All of the dialog in The Sims games is in “Simlish”, a gibberish version of American English. The Sims 3 has radio stations that play pop music with the lyrics in Simlish, some of which are real pop songs with the vocals re-recorded by the original singers.
I’ve always wondered if versions of The Sims localized into other languages include Simlish versions of that language.
(Also, I just remembered that Rayman 2 — one of the greatest video games of all time, I’ll have you know — had dialog in French-accented gibberish. One of the things that ruined later Rayman games for me was that they ‘advanced’ to intelligible dialog. Once you could understand what the characters were saying, it turned out to be really stupid.)
A gibberish song many of us are familiar with is the ending theme song to the WKRP in Cincinnati sit-com. Originally it was supposed to be a test track to see if the producers liked the sound of the music, so gibberish was sung for the vocals. The producers liked it, and kept it.
Something I liked about the Japanese band the Boredoms is that you could tell when they switched back and forth between American gibberish and Japanese gibberish in their songs. They even sang in a specifically James Brown gibberish.
A gibberish song many of us are familiar with is the ending theme song to the WKRP in Cincinnati40 sit-com. Originally it was supposed to be a test track to see if the producers liked the sound of the music, so gibberish was sung for the vocals. The producers liked it, and kept it.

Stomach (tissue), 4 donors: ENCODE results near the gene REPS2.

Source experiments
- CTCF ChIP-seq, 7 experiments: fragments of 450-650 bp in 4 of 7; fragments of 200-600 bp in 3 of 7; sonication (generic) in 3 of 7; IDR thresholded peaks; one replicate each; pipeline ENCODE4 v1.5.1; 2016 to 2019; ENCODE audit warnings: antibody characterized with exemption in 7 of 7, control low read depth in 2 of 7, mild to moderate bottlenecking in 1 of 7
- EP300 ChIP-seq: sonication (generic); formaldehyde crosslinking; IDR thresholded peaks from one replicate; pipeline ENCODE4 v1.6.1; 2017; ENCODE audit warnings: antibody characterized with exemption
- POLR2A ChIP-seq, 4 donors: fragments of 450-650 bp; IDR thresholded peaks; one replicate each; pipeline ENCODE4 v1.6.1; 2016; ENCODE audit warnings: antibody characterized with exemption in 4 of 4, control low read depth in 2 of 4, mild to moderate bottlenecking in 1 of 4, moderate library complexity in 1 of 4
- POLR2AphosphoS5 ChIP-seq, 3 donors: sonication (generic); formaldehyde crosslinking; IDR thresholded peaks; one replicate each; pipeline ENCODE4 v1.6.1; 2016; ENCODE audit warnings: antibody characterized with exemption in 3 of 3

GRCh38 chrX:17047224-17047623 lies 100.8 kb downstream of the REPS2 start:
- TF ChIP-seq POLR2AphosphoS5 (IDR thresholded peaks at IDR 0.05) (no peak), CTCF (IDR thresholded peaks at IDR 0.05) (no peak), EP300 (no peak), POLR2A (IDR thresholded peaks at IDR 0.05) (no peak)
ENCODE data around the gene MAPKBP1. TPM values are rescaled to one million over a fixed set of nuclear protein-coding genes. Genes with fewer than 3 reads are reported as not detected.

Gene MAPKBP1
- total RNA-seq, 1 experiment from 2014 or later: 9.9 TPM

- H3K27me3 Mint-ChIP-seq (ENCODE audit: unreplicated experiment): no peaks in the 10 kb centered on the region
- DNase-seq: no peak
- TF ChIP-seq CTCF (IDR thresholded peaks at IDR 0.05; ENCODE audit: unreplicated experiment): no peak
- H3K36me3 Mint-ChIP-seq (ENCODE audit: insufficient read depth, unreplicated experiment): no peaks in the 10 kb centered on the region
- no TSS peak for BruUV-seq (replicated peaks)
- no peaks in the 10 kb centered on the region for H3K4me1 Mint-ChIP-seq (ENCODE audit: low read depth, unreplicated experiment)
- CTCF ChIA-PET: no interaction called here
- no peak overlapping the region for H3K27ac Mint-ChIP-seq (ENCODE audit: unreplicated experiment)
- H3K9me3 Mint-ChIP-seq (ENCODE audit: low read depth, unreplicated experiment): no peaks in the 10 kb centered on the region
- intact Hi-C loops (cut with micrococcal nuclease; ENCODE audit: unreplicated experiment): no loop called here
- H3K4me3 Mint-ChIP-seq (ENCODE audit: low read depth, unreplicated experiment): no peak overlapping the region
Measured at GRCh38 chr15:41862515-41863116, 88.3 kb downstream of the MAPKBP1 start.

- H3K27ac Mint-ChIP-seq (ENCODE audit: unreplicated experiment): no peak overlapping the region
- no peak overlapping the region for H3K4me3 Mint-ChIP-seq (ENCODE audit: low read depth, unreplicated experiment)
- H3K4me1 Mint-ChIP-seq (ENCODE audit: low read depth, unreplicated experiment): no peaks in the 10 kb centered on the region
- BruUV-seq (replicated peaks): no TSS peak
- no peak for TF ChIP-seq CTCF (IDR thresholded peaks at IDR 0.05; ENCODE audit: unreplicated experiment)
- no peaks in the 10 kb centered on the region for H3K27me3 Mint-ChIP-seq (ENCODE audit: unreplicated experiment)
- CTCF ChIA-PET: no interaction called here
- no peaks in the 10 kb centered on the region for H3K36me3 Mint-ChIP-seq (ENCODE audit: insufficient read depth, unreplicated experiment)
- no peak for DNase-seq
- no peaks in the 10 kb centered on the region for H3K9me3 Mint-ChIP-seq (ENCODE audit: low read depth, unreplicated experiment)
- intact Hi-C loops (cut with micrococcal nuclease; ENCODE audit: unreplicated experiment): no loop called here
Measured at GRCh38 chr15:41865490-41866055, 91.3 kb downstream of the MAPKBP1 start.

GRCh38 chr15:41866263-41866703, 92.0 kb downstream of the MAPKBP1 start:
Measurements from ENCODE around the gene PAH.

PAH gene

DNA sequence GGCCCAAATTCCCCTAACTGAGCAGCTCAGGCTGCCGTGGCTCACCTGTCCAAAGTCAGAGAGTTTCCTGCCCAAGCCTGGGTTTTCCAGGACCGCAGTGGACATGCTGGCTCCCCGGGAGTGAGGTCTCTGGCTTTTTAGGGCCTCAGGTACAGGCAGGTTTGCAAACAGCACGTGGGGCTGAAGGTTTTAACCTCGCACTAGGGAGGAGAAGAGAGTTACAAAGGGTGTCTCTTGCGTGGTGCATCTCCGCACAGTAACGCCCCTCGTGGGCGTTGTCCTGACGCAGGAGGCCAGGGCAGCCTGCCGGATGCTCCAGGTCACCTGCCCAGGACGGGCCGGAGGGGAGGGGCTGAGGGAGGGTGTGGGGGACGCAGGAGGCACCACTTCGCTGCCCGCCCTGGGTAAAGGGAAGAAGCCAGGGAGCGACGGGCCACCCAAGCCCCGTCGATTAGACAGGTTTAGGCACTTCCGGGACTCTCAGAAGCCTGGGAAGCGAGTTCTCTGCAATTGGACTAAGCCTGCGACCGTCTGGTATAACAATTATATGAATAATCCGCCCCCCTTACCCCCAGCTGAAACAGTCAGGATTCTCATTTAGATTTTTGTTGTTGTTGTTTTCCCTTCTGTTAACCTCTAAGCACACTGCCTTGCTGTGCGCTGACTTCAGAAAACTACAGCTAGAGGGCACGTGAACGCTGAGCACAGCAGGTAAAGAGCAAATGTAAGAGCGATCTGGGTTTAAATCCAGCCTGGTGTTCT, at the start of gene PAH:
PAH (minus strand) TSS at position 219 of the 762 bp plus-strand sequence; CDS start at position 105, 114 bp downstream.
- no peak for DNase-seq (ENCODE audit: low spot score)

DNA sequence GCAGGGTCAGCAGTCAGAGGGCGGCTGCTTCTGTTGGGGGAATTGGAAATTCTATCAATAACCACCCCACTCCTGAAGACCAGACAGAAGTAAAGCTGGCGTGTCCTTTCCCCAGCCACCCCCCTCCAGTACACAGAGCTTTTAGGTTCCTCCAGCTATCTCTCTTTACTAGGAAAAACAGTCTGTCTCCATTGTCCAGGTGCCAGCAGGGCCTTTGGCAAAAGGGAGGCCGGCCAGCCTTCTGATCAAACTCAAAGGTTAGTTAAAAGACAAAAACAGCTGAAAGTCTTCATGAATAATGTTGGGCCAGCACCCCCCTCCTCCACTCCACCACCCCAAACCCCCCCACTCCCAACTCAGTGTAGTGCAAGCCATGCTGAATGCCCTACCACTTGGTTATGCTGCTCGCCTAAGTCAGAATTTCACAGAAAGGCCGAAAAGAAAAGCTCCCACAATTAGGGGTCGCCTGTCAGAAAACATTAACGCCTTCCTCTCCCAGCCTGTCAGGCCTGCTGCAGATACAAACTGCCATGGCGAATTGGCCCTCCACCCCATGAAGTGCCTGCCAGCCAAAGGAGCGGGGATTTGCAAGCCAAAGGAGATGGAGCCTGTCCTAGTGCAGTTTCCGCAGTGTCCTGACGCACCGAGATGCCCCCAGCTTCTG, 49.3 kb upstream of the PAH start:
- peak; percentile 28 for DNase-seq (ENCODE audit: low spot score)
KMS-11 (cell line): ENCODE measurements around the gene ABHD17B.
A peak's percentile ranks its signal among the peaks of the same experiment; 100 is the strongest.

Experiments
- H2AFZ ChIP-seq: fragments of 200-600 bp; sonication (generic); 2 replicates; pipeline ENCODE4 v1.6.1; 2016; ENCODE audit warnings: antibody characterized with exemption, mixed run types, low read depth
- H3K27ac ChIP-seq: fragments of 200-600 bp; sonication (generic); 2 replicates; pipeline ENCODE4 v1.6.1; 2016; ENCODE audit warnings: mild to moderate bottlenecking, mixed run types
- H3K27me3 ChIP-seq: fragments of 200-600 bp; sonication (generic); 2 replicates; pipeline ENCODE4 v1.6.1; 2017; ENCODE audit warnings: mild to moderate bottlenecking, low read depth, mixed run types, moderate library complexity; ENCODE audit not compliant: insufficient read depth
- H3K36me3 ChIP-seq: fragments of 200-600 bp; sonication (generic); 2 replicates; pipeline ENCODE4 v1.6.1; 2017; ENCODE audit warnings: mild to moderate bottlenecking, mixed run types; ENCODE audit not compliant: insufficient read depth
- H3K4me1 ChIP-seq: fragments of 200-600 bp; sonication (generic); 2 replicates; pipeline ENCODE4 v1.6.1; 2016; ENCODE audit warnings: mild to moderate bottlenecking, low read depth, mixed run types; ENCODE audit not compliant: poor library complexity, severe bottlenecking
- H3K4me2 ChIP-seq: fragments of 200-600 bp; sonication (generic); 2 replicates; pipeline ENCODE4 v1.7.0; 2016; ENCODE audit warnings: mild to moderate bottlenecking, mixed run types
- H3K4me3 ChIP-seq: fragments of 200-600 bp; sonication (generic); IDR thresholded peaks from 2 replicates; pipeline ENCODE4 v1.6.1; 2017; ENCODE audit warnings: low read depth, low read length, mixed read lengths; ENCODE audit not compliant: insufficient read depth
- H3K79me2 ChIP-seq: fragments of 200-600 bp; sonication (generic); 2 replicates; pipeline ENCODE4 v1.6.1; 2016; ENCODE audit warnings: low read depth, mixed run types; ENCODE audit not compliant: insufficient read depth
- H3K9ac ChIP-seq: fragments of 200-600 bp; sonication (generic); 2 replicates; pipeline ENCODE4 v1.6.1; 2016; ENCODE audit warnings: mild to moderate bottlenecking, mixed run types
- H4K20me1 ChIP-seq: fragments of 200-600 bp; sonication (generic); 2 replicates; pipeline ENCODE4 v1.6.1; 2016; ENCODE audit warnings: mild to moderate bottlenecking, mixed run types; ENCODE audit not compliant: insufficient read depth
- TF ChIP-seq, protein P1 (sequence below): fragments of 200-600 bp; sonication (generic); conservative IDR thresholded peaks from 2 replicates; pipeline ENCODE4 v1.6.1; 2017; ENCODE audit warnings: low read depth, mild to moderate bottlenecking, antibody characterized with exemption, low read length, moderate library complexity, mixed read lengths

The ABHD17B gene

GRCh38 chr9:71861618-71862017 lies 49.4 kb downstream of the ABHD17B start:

That’s hilarious! I had no idea.
And while we’re all on the subject, here’s my favorite, Charlie Chaplin singing gibberish at the end of Modern Times:
And it was also the first time his voice was heard in a movie.
According to a 1980 DV news item, the gibberish song Chaplin
sings “stems from a classic old ribald joke about the girl who goes to
[a] pawnbroker to cash in the ring she earned by getting picked up only
to be told by him it’s a fake. The tag-line, uttered by her, was ‘My
God, I’ve been raped!’”
You can even hear the “pawnbroker” word, and everything that happens in the story is clearly seen in his pantomime.
EDIT: Okay, no “pawnbroker”, but I’ve definitely read the lyrics where the line was there: “Les de, le ce, pawnbroka, Lee de ce peu how mucha Lee ze contess e kroke, punka wa la, punka wa”. Urban legend?
EDIT2: Hey, here’s this song with this line! But why is it cut in most clips, including the full film I found?
I recall seeing a video on youtube a couple years ago, taken by a US soldier of one of his Afghan soldier counterparts doing a hilarious “American Gibberish” impression, complete with mirrored glasses and bubblegum.
For the life of me though, I’ve never been able to find the video since.